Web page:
WASHINGTON, May 2, 2012- NOAA began using an updated weather forecast computer model this week to improve predictions of quickly developing severe weather events including thunderstorms, winter storms and aviation hazards such as clear air turbulence.

The Rapid Refresh (RAP) now provides NOAA's most rapidly updated weather forecast, replacing an older model that served a similar function. The Rapid Refresh, developed by NOAA's Earth System Research Laboratory in Boulder, Colo. and NOAA's National Centers for Environmental Prediction (NCEP) in Camp Springs, Md., updates every hour with a new forecast extending out 18 hours for North America.

The NOAA update on RAP notes that such forecasts are especially important in aviation, where fast-developing weather conditions can affect safety and efficiency, but are equally important for severe weather and energy-related forecasting.

"This new tool ensures that forecasts are the best they can be by using the latest science and computer techniques in an effort to create a more weather-ready nation," said NOAA National Weather Service’s National Centers for Environmental Prediction Director Louis Uccellini. 

The United States is the only country in the world that updates computer model forecasts every hour using the latest observations from an extensive network of ground- and satellite-based sensors, radars and aircraft, stated lead developer of the new model and a research meteorologist at the Earth System Research Laboratory, Stan Benjamin, in the NOAA release.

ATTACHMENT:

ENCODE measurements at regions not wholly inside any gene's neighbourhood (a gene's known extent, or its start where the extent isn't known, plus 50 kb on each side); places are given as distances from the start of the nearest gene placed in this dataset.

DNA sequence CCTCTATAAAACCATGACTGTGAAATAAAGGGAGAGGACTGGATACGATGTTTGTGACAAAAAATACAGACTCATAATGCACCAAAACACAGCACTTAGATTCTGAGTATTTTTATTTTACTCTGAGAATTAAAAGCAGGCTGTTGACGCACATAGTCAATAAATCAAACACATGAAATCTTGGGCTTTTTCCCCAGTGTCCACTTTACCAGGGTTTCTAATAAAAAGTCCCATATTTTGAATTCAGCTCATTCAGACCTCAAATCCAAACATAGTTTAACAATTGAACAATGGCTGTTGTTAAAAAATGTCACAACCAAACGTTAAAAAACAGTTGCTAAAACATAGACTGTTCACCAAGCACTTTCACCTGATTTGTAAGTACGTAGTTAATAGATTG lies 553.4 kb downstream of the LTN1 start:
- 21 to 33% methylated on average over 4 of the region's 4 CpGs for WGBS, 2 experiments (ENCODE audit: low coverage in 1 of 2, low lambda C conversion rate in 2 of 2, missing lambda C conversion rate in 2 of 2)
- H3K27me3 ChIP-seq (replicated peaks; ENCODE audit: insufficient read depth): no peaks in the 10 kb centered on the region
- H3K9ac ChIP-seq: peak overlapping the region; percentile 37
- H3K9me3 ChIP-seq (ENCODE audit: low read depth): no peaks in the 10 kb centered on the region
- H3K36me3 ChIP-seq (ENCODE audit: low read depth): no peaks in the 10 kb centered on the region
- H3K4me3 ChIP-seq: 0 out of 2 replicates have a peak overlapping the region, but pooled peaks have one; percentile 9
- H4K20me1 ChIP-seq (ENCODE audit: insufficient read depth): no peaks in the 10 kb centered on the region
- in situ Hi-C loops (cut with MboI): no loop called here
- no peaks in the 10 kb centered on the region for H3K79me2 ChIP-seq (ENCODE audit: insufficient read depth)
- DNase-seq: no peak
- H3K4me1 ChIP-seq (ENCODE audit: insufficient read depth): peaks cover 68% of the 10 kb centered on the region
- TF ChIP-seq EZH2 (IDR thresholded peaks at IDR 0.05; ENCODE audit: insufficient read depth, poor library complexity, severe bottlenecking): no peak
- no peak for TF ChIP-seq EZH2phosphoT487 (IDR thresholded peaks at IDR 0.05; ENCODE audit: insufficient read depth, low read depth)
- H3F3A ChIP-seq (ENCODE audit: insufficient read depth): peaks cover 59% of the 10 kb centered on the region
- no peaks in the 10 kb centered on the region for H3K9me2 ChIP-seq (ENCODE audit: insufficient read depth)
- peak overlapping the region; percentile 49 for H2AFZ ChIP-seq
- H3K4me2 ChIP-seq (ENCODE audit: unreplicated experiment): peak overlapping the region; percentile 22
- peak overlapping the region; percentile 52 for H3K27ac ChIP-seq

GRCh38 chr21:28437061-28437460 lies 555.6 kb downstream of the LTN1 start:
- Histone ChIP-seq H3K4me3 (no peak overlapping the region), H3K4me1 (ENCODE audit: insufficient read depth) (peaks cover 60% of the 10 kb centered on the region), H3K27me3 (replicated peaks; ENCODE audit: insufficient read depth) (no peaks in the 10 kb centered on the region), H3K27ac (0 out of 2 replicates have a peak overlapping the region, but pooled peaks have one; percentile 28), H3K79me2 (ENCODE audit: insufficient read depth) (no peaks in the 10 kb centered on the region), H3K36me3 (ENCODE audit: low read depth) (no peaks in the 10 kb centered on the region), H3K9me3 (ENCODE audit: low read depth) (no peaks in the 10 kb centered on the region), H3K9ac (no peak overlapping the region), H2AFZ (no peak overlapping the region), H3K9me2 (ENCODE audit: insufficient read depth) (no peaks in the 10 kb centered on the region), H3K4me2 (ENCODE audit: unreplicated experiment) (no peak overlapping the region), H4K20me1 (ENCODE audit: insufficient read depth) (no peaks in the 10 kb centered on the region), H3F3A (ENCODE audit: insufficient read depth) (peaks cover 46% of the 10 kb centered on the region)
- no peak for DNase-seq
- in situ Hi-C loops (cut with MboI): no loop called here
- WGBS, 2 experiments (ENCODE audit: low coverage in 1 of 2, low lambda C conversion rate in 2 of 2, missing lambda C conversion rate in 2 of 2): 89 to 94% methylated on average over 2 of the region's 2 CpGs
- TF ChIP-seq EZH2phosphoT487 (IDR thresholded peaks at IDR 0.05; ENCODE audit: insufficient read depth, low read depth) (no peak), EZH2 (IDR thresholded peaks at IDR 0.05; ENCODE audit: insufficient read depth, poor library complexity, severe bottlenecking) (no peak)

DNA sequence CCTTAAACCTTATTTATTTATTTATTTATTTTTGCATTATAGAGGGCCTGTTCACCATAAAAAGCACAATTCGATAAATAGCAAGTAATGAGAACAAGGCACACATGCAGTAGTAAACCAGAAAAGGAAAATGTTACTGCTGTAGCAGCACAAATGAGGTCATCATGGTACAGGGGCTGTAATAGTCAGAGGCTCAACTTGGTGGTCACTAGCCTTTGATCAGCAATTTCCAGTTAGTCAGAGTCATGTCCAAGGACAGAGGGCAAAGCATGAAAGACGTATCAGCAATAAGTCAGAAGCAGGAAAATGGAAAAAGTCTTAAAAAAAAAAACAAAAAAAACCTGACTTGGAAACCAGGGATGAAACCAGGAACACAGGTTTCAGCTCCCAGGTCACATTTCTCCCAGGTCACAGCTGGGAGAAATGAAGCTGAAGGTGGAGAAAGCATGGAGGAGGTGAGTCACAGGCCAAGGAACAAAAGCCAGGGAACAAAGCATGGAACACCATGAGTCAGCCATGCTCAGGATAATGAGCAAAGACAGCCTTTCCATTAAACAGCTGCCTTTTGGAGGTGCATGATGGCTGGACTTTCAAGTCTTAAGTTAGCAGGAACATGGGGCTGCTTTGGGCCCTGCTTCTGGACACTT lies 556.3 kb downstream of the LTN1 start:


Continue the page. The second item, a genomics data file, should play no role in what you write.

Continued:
NOAA ran the new model experimentally for 22 months at NOAA's NCEP. RAP will replace the older rapidly updated model, Rapid Update Cycle (RUC), which ran at similar frequency and resolution for an 18-hour forecast. However, in comparisons with the older model, the new Rapid Refresh (RAP) is more skillful, according to NOAA scientists.

"Overall, RAP provides equal or better forecasts than its predecessor for all variables, from winds to precipitation," Benjamin said.

For example, the new model performed significantly better than its predecessor in forecasting heavy rain that pounded the Midwest in June last year. For comparison, NOAA noted that the new forecasts more correctly projected the geographical areas that received 2 inches or more of precipitation.

According to NOAA, RAP's forecasts derive from three key improvements over the earlier model:

  • RAP is based on a significantly more advanced numerical weather prediction model, the Weather Research and Forecasting (WRF) model. WRF was created through a collaboration of NOAA, the National Center for Atmospheric Research, the Air Force Weather Agency and dozens of other research institutions;
  • RAP uses an innovative technique for "assimilating" current observations used to start the forecast model. The newer assimilation technique, developed through a NOAA-NASA research partnership led by NOAA's NCEP, improves short-range forecasts; and
  • RAP extends the geographical coverage of NOAA's weather situational awareness information to all of North America, not just the contiguous U.S. as was the case for the older model.


"The majority of Alaska is not connected to a road network, so the only means of transportation to many locations is by air," said NOAA's National Weather Service science and technology transfer meteorologist in Anchorage, Alaska, Gene Petrescu. "We are hearing from our forecast offices that they see value in these hourly forecasts."


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